Genetic associations with clozapine-induced myocarditis in patients with schizophrenia

Paul Lacaze, Kathlyn J. Ronaldson, Eunice J. Zhang, Ana Alfirevic, Hardik Shah, Leah Newman, Maya Strahl, Melissa Smith, Chad Bousman, Ben Francis, Andrew P. Morris, Trevor Wilson, Fernando Rossello, David Powell, Vivien Vasic, Robert Sebra, John J. McNeil, Munir Pirmohamed

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Abstract

Clozapine is the most effective antipsychotic drug for schizophrenia, yet it can cause life-threatening adverse drug reactions, including myocarditis. The aim of this study was to determine whether schizophrenia patients with clozapine-induced myocarditis have a genetic predisposition compared with clozapine-tolerant controls. We measured different types of genetic variation, including genome-wide single-nucleotide polymorphisms (SNPs), coding variants that alter protein expression, and variable forms of human leucocyte antigen (HLA) genes, alongside traditional clinical risk factors in 42 cases and 67 controls. We calculated a polygenic risk score (PRS) based on variation at 96 different genetic sites, to estimate the genetic liability to clozapine-induced myocarditis. Our genome-wide association analysis identified four SNPs suggestive of increased myocarditis risk (P < 1 × 10−6), with odds ratios ranging 5.5–13.7. The SNP with the lowest P value was rs74675399 (chr19p13.3, P = 1.21 × 10−7; OR = 6.36), located in the GNA15 gene, previously associated with heart failure. The HLA-C*07:01 allele was identified as potentially predisposing to clozapine-induced myocarditis (OR = 2.89, 95% CI: 1.11–7.53), consistent with a previous report of association of the same allele with clozapine-induced agranulocytosis. Another seven HLA alleles, including HLA-B*07:02 (OR = 0.25, 95% CI: 0.05–1.2) were found to be putatively protective. Long-read DNA sequencing provided increased resolution of HLA typing and validated the HLA associations. The PRS explained 66% of liability (P value = 9.7 × 10−5). Combining clinical and genetic factors together increased the proportion of variability accounted for (r2 0.73, P = 9.8 × 10−9). However, due to the limited sample size, individual genetic associations were not statistically significant after correction for multiple testing. We report novel candidate genetic associations with clozapine-induced myocarditis, which may have potential clinical utility, but larger cohorts are required for replication.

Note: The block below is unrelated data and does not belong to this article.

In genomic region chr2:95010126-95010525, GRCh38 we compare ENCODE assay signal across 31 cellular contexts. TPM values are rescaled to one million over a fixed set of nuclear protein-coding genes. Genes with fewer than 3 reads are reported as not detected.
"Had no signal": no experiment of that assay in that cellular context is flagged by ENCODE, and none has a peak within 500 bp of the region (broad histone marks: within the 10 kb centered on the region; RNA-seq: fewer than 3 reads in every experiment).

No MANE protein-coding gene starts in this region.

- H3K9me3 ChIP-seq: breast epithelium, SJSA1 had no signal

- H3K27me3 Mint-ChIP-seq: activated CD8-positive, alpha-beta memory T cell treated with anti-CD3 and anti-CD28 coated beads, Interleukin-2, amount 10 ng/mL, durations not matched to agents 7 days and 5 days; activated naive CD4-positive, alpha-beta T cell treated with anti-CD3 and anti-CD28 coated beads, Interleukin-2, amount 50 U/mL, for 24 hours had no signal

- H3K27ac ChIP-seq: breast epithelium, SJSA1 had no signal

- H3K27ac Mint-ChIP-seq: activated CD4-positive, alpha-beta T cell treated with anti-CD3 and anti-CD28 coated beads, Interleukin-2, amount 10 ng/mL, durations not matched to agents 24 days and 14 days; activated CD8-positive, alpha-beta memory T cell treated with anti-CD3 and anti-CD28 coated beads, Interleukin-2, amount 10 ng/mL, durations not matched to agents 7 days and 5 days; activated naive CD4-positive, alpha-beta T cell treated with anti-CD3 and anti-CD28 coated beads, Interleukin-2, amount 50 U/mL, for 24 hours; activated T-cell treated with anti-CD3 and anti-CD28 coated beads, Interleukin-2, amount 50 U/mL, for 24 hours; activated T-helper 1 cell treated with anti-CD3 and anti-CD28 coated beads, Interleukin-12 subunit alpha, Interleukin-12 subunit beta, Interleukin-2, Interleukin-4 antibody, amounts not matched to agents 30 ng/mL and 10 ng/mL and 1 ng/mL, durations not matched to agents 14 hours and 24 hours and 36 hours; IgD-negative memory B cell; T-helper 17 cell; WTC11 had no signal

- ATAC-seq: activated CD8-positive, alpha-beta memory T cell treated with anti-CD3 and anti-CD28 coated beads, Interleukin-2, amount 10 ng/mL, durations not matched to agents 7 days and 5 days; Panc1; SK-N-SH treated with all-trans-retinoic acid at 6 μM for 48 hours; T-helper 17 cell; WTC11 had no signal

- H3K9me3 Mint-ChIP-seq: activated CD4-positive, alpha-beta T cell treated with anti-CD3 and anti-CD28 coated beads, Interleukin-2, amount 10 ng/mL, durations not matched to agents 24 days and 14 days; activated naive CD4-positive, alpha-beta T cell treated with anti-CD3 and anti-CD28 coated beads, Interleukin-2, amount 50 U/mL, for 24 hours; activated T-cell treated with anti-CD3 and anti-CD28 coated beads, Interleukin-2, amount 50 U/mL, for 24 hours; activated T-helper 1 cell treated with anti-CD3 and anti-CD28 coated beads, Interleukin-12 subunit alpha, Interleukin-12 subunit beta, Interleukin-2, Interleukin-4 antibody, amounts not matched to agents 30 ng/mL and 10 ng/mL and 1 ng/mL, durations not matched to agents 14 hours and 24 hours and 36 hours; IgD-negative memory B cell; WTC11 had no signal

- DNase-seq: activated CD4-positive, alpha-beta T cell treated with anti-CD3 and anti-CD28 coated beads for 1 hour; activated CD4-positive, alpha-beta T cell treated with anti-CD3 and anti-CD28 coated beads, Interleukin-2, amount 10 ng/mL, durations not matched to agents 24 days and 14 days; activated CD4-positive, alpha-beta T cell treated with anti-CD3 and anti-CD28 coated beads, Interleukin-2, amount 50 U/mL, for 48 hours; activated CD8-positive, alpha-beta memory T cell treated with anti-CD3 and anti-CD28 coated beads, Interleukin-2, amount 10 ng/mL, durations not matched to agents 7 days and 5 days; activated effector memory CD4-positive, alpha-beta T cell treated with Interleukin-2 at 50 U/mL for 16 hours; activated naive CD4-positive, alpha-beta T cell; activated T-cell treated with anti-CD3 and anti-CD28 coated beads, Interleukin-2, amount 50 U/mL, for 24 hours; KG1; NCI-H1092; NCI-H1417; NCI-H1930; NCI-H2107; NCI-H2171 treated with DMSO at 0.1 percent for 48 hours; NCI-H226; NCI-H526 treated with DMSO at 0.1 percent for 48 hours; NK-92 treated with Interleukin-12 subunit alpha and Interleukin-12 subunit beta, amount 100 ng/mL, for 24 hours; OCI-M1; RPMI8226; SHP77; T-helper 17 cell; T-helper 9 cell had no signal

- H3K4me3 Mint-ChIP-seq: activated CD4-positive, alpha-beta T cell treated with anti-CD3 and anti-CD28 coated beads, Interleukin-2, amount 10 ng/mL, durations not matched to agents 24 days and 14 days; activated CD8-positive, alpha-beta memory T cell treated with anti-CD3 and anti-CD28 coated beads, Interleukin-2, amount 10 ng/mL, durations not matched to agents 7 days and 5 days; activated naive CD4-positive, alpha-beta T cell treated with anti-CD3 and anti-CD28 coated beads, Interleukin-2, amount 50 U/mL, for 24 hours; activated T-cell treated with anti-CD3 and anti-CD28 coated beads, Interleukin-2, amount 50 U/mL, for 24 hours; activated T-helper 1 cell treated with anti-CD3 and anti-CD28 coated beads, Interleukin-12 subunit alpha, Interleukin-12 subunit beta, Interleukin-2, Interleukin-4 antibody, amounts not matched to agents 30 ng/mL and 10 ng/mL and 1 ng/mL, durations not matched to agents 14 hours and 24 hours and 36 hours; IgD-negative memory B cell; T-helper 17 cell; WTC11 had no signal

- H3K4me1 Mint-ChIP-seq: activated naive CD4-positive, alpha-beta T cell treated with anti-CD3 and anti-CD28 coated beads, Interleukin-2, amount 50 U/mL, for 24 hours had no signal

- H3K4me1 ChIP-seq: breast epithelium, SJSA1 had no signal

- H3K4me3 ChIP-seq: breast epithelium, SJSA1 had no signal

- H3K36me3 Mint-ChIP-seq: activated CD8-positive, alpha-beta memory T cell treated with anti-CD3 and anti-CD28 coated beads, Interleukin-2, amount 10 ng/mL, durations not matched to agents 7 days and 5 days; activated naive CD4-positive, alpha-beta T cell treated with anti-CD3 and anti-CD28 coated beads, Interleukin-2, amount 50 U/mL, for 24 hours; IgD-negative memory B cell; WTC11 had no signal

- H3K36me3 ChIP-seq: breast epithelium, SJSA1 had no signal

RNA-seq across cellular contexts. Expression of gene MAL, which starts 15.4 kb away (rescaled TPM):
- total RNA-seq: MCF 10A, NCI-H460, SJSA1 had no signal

Original languageEnglish
Article number37
Number of pages10
JournalTranslational Psychiatry
Volume10
Issue number1
DOIs
Publication statusPublished - 27 Jan 2020

Cite this

Lacaze, P., Ronaldson, K. J., Zhang, E. J., Alfirevic, A., Shah, H., Newman, L., Strahl, M., Smith, M., Bousman, C., Francis, B., Morris, A. P., Wilson, T., Rossello, F., Powell, D., Vasic, V., Sebra, R., McNeil, J. J., & Pirmohamed, M. (2020). Genetic associations with clozapine-induced myocarditis in patients with schizophrenia. Translational Psychiatry, 10(1), [37]. https://doi.org/10.1038/s41398-020-0722-0